I somehow managed to read an incredible eighteen books last month, so I’ll go ahead and get to the recaps…
43. Money Can Buy Happiness: How to Spend to Get the Life You Want by MP Dunleavy (2/5). I’m not sure why I bother reading personal finance books anymore. I’ve read so many at this point that even the good ones often seem lackluster, simply by virtue of containing the same information I’ve read many times before. Leaving aside my own knowledge of personal finance, this book was just okay. Read Your Money or Your Life instead.
44. A Gesture Life by Chang-rae Lee (3/5). Lee’s prose is beautiful. But I didn’t enjoy A Gesture Life. I found it compelling enough, but I think that’s only because I was so horrified by the ribboning storyline that I couldn’t look away. The novel contrasts the present life of the narrator, Doc Hata, with his past as a Japanese soldier during WWII—and his experience with “comfort women” during the war. Aside from being incredibly triggering for me as a rape survivor (and I’m not normally triggered by books), I found the novel’s tone very strange. Hata’s certainly an unreliable narrator, but I felt like I was supposed to identify with him in some way, and I just couldn’t.
45. Transformations by Anne Sexton (5/5). Grimm’s fairy tales + Anne Sexton’s dark humor. Count me in.
47. To Kill a Mockingbird by Harper Lee (5/5). This was my 9th or 10th read of this book, and it truly does get better every time. For me, summer doesn’t truly start until I read TKAM again.
48. The Member of the Wedding by Carson McCullers (4/5). I liked this book, but I didn’t love it. It was just missing a little something for me. I did really appreciate how McCullers created such a lively story around what, really, was a small occurrence.
49. Torch by Cheryl Strayed (5/5). This novel has been on my to-read list for months now, and I loved it. It wasn’t the best book I’ve read in my life, but it was solidly wonderful. Her memoir Wild has just been shipped to my library branch for me to pick up, and I’m thrilled!
50. March by Geraldine Brooks (5/5). Love, love, love. Brooks is a fabulously talented writer, and I found March was both simple and earth-shattering. One of my favorite literary questions is, “How well do you really know the person you love?” and while this wasn’t necessarily the heart of March, it was explored deeply.
51. Extravagaria by Pablo Neruda (5/5). It’s Neruda. And fabulous.
52. Scout, Atticus, and Boo: A Celebration of To Kill a Mockingbird by Mary McDonagh Murphy (3/5). I spotted this while browsing in Barnes & Noble and decided to check it out of the library. It’s a discussion of TKAM’s effect on America, as well as writers talking about TKAM. Interesting, but it could be half as long–many of the author comments were repeated in Murphy’s narrative.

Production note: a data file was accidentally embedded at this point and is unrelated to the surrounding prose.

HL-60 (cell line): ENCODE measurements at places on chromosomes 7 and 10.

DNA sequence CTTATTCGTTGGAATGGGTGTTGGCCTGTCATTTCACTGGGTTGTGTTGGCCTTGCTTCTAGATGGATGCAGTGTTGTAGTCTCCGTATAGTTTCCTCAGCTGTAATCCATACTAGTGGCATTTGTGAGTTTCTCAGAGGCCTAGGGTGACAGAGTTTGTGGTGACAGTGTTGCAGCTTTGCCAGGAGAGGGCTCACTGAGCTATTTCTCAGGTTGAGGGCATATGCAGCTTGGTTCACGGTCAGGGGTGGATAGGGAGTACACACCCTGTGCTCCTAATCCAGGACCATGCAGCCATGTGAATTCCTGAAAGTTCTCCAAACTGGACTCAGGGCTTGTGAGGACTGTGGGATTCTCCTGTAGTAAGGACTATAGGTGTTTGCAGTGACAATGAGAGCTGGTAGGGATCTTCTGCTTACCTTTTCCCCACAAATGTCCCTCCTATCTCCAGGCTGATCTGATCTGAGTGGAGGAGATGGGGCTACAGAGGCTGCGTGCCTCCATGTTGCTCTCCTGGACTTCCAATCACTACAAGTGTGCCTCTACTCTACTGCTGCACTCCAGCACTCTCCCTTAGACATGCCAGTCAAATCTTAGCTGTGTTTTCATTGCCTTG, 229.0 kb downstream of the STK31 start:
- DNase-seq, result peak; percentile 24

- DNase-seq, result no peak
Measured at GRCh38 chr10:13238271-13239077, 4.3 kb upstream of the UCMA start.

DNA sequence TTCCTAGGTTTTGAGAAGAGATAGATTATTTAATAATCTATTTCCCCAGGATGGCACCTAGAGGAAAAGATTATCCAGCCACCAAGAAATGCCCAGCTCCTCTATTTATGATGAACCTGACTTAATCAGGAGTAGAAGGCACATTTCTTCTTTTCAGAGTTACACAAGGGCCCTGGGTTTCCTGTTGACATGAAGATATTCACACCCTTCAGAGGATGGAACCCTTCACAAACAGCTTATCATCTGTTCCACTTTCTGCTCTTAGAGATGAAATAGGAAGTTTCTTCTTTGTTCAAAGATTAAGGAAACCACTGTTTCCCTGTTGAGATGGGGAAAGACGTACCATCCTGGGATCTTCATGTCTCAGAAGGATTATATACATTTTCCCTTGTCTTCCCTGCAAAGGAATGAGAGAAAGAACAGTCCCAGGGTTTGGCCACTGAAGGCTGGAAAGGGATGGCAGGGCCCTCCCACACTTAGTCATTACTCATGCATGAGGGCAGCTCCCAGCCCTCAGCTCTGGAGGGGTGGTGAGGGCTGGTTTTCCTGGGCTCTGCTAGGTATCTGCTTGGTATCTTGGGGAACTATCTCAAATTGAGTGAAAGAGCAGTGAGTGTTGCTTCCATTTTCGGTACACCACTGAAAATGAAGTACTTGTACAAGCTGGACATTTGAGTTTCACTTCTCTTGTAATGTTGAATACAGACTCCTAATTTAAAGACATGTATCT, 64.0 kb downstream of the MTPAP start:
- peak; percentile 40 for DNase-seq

53. Behind My Eyes by Li-Young Lee (3/5). In my opinion, this is the weakest of Lee’s poetry collections. I’m not much for existential poetry, and I found my eyes glazing over while reading some of these poems.
54. Touch Magic: Fantasy, Faerie & Folklore in the Literature of Childhood by Jane Yolen (3/5). Meh. This book argues for the preservation of fairy tales in the childhood literary canon (something I’m a huge proponent of!) but I found this book dull and not very compelling. I wanted to love it, but it was just “fine.”
55. Delusions of Gender: How Our Minds, Society, and Neurosexism Create Difference by Cordelia Fine (5/5). As a former women’s studies major, I’ve read a lot of books on this subject. This one outstrips them all. Fine effectively debunks many of the “scientific” claims about the differences between male and female brains. The last section is about gender and childhood, and may be the best argument against childhood gender socialization that I’ve ever seen. Read this book.
56. One Secret Thing by Sharon Olds (4/5). I stumbled upon this book in Barnes & Noble and promptly checked it out of the library. Olds has a wonderful writing style, lyrical and honest.
57. The Unswept Room by Sharon Olds (4.5/5). Even better than the last.
58. Midnight in Peking: How the Murder of a Young Englishwoman Haunted the Last Days of Old China by Paul French (5/5). I heard about this book on NPR months ago and it finally arrived for me at the library. Part true crime, part history lesson, I was riveted by the first chapter. In fact, I even eschewed a nap in order to finish it. High praise!
59. The Accidental Feminist: How Elizabeth Taylor Raised Our Consciousness and We Were Too Distracted By Her Beauty to Notice by M.G. Lord (3.5/5). This was a solidly interesting little book about the feminist content of Elizabeth Taylor’s films.
60. Little Women by Louisa May Alcott (4.5/5). Reading March made me want to read Little Women, which I haven’t looked at since I was very young (and wasn’t terribly fond of it then). Well, suffice it to say that I missed a lot as a teenager. Little Women is wonderful, though the second section drags on a bit in parts, and I’m still bitter about Laurie and Jo.